Is the Global Recession Responsible for at Least 260,000 Additional Cancer Deaths?
Researchers from Imperial College London speculate that of the more than a quarter million additional cancer deaths which occurred after the global recession began in 2008, many could have been directly related to unemployment or public health care cuts. More specifically, researchers say that the increase of cancer deaths could have been a result of people losing health insurance, and thus access to affordable—and very necessary—treatments.
The study examined more than 2.1 billion people across 79 countries to reveal more than 263,000 additional cancer deaths between 2008 and 2010, with some estimates reaching upwards of 500,000 more cancer deaths. Additionally, researchers looked as far back as 1990—at data collected by the World Bank and the World Health Organization—specifically on breast cancer in women, prostate cancer in men, and on colorectal cancers, pancreatic cancers, and lung cancers in both men and women to determine if there is a relationship between such cancers and unemployment, public health spending, and universal health care availability.
Looking more closely at the data, though, it appears that a 1 percent increase in unemployment could be linked to at least 0.37 additional deaths per 100,000 people, from one of five major types of cancer; a 1 percent decrease in GDP public healthcare spending could be linked to another 0.0053 cancer deaths per 100,000 people.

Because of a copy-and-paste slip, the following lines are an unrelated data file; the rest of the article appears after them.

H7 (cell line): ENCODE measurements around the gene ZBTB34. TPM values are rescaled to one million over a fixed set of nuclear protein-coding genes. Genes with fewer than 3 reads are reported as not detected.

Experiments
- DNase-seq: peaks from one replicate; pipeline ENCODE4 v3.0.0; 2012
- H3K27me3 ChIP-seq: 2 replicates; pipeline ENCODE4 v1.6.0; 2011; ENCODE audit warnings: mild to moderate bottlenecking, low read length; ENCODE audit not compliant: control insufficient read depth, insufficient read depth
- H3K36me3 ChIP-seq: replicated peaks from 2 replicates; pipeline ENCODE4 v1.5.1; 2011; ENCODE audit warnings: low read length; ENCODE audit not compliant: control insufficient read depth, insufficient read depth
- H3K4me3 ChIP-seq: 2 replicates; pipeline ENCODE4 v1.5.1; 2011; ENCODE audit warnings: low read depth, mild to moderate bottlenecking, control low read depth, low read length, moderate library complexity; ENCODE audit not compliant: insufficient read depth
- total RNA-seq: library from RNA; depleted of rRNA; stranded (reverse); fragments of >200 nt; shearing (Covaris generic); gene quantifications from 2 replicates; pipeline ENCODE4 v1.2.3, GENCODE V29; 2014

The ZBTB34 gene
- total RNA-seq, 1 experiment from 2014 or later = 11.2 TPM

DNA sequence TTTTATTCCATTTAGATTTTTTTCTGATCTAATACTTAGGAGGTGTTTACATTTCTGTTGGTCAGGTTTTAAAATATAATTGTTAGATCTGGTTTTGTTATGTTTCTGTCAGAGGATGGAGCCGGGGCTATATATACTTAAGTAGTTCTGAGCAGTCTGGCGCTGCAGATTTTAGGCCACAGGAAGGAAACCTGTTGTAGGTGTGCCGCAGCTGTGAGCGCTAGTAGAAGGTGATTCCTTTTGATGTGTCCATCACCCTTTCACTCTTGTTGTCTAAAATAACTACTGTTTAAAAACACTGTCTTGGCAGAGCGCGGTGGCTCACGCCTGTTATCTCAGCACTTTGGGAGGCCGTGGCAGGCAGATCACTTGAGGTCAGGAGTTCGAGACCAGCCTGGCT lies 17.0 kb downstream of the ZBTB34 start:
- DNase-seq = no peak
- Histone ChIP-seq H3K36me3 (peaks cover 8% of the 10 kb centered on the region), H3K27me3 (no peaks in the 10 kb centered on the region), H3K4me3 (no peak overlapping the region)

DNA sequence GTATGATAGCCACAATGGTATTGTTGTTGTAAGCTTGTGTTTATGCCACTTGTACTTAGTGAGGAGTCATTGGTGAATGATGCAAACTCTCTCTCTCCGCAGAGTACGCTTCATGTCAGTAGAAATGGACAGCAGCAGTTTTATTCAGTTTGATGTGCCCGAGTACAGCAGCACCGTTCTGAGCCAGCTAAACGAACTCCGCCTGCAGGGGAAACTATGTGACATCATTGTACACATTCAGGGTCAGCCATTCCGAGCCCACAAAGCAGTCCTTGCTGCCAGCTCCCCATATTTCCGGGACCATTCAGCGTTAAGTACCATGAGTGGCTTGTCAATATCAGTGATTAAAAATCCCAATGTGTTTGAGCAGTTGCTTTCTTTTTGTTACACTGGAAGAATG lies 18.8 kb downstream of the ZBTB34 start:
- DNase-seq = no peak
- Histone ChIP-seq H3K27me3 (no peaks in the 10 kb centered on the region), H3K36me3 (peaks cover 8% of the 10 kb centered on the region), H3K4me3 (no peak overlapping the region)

“Cancer is a leading cause of death worldwide so understanding how economic changes affect cancer survival is crucial,” comments Dr. Mahiben Maruthappu, who is a researcher at Imperial College London. “We found that increased unemployment was associated with increased cancer mortality, but that universal health coverage protected against these effects. This was especially the case for treatable cancers including breast, prostate and colorectal cancer.”
The same researchers, then, also remark that this study might suggest universal health care could curb these trends. Indeed, improving efficient and effective public health could provide the needed assistance, particularly when spending is cut. But, of course, the researchers suggest that universal coverage is more attractive as a means to guarantee access to care, independent of employment or of economic status.
Harvard University professor Dr. Rifat Atun attests, “In countries without universal health coverage, access to health care can often be provided via an employment package. Without employment, patients may be diagnosed late, and face poor or delayed treatment.”
The results of this study have been published in the medical journal The Lancet.
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